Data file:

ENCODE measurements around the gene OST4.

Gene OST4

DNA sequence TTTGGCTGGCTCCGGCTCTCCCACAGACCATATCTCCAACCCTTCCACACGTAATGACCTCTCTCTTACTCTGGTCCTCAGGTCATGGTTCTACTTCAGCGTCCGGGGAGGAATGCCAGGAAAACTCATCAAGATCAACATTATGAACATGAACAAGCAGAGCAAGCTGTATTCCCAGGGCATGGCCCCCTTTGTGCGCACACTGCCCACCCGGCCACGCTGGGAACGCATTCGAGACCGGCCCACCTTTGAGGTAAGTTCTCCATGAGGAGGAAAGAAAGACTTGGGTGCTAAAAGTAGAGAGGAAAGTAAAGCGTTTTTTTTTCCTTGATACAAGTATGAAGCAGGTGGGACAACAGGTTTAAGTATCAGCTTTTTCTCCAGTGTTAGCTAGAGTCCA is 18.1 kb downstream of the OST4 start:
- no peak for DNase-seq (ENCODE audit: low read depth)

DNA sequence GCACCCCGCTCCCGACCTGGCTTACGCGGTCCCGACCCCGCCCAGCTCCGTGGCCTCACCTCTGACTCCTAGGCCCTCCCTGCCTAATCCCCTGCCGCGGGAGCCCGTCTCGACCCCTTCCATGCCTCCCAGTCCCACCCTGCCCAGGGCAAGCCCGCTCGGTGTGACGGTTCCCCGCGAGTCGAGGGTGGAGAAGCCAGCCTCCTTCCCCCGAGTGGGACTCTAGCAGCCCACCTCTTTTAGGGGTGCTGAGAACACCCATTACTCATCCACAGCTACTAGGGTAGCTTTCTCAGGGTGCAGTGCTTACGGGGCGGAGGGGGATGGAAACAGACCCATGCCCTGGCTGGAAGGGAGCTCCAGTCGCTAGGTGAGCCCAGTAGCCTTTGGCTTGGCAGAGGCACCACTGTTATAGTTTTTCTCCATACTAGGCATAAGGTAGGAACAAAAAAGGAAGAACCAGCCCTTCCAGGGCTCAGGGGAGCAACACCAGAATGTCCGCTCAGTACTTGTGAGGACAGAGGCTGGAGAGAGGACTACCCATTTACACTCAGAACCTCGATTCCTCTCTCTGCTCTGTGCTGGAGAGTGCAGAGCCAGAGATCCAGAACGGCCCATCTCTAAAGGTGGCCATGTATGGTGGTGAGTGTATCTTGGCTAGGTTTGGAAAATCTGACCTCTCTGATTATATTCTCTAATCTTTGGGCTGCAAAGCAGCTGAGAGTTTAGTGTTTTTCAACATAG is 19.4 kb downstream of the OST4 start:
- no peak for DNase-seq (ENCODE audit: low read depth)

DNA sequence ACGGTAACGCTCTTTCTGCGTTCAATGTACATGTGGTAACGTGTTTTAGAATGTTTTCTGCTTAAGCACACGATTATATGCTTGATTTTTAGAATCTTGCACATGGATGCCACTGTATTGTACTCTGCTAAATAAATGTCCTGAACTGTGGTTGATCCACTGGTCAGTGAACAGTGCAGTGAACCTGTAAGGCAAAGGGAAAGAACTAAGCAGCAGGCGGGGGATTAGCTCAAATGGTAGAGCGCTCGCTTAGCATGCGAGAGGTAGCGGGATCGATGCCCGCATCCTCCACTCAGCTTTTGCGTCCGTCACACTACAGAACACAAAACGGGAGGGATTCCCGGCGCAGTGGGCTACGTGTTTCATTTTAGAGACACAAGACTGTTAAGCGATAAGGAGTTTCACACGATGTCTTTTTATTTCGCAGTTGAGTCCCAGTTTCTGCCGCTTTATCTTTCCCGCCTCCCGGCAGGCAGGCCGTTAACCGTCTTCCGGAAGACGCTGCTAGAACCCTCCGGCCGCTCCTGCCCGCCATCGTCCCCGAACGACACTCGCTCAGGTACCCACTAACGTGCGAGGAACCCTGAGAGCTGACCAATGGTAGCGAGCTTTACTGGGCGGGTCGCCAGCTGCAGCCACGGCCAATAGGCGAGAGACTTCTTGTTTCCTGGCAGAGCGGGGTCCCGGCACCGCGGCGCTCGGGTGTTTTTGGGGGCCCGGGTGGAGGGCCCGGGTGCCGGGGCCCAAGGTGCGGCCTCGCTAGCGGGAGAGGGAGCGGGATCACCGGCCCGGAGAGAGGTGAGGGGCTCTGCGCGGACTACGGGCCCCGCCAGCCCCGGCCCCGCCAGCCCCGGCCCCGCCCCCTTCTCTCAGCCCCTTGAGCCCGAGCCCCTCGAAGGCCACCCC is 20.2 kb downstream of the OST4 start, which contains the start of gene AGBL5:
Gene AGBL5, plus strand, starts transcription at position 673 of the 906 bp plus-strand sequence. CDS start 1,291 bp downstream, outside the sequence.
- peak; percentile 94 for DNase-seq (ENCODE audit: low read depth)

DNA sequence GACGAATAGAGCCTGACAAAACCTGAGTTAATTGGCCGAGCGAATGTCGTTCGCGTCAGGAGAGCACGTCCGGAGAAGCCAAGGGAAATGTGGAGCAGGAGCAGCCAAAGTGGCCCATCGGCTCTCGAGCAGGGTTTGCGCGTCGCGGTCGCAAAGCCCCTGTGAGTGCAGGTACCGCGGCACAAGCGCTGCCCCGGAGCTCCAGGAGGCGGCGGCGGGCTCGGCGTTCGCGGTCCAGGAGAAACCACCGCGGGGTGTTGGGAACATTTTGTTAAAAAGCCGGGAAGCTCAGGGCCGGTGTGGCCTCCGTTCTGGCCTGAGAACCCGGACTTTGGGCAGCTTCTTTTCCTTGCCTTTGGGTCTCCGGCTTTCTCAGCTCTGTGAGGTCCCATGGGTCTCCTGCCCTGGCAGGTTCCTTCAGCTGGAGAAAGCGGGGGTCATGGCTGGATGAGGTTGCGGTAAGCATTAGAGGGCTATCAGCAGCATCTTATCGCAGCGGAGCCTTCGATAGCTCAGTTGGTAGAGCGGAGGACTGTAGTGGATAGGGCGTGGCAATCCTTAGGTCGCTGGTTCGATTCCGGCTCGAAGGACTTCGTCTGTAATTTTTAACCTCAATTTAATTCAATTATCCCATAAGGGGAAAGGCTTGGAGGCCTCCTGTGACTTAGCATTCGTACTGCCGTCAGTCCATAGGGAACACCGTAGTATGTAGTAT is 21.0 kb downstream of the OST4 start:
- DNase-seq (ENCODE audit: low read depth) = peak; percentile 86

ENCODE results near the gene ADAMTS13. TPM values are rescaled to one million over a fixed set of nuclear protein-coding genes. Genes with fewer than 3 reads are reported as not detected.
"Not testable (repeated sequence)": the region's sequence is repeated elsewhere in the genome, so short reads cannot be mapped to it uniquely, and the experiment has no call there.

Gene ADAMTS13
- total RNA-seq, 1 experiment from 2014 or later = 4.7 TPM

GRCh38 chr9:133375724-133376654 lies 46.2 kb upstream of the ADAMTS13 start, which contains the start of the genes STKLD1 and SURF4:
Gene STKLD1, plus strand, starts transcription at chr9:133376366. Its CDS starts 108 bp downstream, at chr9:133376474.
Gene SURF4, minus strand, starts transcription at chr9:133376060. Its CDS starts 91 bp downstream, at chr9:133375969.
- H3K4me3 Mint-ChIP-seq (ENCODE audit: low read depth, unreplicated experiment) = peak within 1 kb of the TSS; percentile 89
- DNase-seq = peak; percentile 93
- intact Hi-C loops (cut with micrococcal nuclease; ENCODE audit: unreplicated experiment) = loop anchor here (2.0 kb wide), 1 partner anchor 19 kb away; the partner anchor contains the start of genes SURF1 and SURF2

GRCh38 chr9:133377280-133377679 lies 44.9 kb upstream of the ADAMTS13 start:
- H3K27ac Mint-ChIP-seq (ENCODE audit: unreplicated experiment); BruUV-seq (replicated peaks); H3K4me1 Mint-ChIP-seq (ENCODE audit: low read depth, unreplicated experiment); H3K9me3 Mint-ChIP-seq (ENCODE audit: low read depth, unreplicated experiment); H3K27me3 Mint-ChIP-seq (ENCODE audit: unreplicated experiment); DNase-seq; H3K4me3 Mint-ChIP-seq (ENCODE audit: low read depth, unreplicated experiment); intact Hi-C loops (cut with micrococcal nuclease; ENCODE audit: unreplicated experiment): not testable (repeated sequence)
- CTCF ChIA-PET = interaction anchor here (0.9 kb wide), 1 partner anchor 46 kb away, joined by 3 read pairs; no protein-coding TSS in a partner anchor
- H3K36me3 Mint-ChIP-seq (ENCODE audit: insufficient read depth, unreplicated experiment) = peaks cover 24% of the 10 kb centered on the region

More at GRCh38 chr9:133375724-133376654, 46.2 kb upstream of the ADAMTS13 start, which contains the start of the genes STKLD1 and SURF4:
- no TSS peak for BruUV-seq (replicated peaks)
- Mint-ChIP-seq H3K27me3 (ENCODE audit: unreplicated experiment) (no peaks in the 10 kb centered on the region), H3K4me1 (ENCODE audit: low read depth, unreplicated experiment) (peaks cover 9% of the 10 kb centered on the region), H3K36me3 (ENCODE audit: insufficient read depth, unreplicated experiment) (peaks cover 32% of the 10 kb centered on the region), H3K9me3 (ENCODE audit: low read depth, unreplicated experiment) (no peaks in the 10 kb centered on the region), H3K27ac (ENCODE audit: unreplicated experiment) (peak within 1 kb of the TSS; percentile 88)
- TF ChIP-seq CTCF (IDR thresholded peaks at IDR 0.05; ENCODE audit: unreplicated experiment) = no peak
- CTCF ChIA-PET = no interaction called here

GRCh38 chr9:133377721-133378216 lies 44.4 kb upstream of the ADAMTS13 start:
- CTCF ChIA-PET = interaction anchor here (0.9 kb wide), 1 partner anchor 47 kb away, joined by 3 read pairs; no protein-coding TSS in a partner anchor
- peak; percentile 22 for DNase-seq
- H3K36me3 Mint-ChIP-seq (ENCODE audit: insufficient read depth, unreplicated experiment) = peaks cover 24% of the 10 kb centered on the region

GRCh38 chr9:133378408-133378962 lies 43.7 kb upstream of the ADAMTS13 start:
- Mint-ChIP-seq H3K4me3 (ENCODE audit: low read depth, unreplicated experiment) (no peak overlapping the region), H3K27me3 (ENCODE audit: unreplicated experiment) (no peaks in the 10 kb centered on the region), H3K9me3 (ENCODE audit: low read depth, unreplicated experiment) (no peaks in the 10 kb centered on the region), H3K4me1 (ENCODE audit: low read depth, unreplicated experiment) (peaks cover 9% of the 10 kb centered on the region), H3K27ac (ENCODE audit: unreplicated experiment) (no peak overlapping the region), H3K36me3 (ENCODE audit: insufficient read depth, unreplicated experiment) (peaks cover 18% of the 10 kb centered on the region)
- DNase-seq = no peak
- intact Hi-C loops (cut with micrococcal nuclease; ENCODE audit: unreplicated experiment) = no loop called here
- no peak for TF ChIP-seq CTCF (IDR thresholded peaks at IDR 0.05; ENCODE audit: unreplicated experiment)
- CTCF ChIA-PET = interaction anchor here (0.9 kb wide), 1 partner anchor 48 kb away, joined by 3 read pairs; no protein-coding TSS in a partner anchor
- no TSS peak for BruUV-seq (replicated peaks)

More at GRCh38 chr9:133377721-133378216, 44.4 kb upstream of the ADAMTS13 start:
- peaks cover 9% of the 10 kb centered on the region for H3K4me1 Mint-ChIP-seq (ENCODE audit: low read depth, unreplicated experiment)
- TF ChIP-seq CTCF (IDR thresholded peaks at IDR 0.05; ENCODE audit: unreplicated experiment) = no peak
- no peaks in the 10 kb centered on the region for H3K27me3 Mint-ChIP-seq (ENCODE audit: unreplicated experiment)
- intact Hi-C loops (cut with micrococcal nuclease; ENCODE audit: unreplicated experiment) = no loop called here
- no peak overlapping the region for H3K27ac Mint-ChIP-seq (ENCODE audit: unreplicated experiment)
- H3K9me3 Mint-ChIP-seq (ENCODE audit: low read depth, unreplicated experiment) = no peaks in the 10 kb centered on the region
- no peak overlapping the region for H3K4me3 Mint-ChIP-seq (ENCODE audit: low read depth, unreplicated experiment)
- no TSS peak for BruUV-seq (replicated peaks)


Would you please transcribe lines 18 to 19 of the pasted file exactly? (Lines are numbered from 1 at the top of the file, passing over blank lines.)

Gene SURF4, minus strand, starts transcription at chr9:133376060. Its CDS starts 91 bp downstream, at chr9:133375969.
- H3K4me3 Mint-ChIP-seq (ENCODE audit: low read depth, unreplicated experiment) = peak within 1 kb of the TSS; percentile 89